The New Netherland Institute is the recipient of an annual grant from the Alice P. Kenney Memorial Trust Fund. This grant enables the Institute to award an annual prize of $1,000 to an individual or group which has made a significant contribution to colonial Dutch studies and/or has encouraged understanding of the significance of the Dutch colonial experience in North America by research, teaching, writing, speaking, or in other ways. Reasonable travel expenses will be reimbursed. Persons or groups to be considered for this award can be involved in any pursuit of any aspect of Dutch colonial life in North America. Emphasis is on those activities which reach a broad, popular audience in the same way that Alice P. Kenney’s activities did.

Criteria for Nominations:

* Candidates for the award can be nominated by members of the New Netherland Institute, by historical organizations, or by the general public.

* Nominations should be in the form of a nominating letter or statement (1-2 pages long)detailing how the nominator became aware of the nominee, which of the nominee’s activities led to the nomination, how those activities qualify for the award, and what the perceived impact is of the nominee’s activities.

* Nominations may also include illustrative materials which demonstrate the nominee’s activities such as maps, brochures, photographs of exhibits.

* Nominations may also include up to three one-page letters of support from other persons.

* Three copies of all material must be submitted.

Selection Criteria:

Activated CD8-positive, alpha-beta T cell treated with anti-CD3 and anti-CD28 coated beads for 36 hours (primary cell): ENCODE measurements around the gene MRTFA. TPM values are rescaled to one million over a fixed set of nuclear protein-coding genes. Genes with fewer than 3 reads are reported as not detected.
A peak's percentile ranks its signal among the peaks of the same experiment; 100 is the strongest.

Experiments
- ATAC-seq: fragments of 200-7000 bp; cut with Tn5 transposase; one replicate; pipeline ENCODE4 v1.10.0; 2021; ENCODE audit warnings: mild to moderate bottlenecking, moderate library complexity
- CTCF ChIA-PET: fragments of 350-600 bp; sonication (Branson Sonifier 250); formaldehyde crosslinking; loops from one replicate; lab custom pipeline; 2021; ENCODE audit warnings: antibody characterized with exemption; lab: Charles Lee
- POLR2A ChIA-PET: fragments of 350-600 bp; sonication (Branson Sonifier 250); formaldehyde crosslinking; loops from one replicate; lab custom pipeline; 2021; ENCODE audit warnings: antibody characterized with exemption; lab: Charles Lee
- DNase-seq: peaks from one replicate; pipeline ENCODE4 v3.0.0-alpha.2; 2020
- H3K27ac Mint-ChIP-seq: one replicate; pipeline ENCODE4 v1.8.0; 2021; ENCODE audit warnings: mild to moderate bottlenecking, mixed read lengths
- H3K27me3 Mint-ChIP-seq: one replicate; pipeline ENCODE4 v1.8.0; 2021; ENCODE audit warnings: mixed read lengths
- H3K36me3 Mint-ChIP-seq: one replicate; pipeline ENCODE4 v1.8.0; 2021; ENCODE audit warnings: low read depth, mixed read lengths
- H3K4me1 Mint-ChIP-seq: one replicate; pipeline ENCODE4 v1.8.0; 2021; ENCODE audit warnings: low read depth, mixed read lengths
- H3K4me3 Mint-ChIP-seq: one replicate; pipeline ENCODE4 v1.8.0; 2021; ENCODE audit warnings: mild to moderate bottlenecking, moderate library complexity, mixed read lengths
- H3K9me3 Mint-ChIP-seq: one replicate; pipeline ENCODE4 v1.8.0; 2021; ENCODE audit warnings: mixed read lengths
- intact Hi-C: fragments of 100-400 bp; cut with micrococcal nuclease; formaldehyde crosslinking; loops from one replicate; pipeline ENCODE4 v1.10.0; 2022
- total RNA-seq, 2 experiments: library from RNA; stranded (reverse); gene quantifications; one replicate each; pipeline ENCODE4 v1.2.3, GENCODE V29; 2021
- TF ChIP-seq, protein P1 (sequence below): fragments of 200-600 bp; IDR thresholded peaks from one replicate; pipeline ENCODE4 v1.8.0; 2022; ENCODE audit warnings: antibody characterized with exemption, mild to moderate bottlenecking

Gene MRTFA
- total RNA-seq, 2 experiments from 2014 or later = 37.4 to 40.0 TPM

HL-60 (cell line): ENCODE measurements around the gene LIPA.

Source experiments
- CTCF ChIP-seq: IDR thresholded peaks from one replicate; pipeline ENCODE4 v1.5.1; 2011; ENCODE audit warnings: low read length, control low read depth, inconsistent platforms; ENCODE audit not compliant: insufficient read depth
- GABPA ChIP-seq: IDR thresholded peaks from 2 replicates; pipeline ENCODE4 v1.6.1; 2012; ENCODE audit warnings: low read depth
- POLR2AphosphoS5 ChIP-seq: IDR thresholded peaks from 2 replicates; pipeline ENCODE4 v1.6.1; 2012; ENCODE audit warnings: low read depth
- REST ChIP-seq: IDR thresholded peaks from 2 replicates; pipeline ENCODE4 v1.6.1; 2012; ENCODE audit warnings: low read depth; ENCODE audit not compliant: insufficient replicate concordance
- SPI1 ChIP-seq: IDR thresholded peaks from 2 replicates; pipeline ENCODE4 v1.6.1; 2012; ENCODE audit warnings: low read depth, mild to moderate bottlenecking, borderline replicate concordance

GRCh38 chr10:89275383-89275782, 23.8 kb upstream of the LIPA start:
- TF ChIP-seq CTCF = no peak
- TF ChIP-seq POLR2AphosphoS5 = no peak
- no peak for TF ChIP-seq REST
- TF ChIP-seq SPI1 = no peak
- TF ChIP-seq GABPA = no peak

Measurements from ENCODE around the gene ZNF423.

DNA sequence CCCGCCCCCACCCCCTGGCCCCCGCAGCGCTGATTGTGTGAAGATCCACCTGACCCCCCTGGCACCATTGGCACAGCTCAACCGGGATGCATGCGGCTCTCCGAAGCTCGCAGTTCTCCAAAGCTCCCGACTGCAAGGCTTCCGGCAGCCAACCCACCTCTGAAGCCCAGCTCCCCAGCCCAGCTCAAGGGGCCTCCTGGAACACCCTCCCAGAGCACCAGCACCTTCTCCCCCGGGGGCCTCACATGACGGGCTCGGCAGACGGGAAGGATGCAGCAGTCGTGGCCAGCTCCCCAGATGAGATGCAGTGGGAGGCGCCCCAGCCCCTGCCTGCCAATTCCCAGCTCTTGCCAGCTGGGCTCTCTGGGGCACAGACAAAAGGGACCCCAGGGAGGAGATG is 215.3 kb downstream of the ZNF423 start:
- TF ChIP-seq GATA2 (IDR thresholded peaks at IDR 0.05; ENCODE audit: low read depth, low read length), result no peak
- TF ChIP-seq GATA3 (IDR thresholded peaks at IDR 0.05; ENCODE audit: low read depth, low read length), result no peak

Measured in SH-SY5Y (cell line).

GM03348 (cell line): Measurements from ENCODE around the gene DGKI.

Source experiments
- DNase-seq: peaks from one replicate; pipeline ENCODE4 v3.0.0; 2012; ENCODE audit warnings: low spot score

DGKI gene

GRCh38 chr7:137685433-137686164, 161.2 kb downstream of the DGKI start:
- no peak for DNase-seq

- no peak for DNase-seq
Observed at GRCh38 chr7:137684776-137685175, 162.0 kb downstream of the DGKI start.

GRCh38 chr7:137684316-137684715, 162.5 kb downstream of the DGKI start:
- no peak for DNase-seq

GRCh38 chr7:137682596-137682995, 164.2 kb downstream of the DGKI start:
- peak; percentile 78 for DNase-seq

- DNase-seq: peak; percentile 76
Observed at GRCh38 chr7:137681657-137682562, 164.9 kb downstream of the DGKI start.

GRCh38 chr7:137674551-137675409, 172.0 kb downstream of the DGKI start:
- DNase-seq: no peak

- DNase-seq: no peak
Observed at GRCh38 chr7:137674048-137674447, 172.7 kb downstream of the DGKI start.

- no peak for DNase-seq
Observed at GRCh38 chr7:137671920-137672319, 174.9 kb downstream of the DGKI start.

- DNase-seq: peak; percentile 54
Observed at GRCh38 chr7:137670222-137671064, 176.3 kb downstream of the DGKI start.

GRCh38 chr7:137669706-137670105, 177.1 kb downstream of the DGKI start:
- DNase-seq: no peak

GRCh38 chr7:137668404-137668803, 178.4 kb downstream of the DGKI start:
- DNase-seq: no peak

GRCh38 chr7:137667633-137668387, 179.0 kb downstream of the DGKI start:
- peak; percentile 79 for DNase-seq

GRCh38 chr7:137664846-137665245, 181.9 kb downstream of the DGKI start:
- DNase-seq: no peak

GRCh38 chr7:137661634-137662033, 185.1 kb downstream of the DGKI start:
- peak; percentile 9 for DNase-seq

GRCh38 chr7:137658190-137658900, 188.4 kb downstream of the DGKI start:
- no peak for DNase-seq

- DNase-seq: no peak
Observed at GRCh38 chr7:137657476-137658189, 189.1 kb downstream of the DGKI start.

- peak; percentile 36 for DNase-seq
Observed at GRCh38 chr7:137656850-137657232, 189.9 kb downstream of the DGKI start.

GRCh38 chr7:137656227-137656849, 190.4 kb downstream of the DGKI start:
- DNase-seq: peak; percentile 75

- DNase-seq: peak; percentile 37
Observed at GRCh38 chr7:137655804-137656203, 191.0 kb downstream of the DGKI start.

* The winner shall be selected by a four-person committee consisting of the Director of the New Netherland Project, two members of the New Netherland Institute and a representative of the Alice P. Kenney Memorial Trust Fund.

* The committee shall consider (1) if the nominee qualifies for the award, (2) how significant the nominee’s contributions are, (3) how large the audience is, (4) how great the chances are for continued influence, and (5) whether the materials are historically accurate and based on the most recent primary and secondary research.

Send nominations by April 4, 2012 to:

The Alice P. Kenney Award Selection Committee
New Netherland Institute
P.O.Box 2536, Empire State Plaza Station
Albany, NY 12220-0536

E-mail: nyslfnn@mail.nysed.gov

New Netherland: Hendricks Award Submissions


By on

0 Comments

The Annual Hendricks Award is given to the best book or book-length manuscript relating to any aspect of the Dutch colonial experience in North America until the American Revolution. The Award carries a prize of $5,000 as well as a framed print of a painting by Len Tantillo entitled Fort Orange and the Patroon’s House. The prize-winner, chosen by a five-member panel of scholars, is selected in May or June. The Award is given at a ceremony in conjunction with the annual New Netherland Seminar, held in September. Reasonable travel expenses will be reimbursed.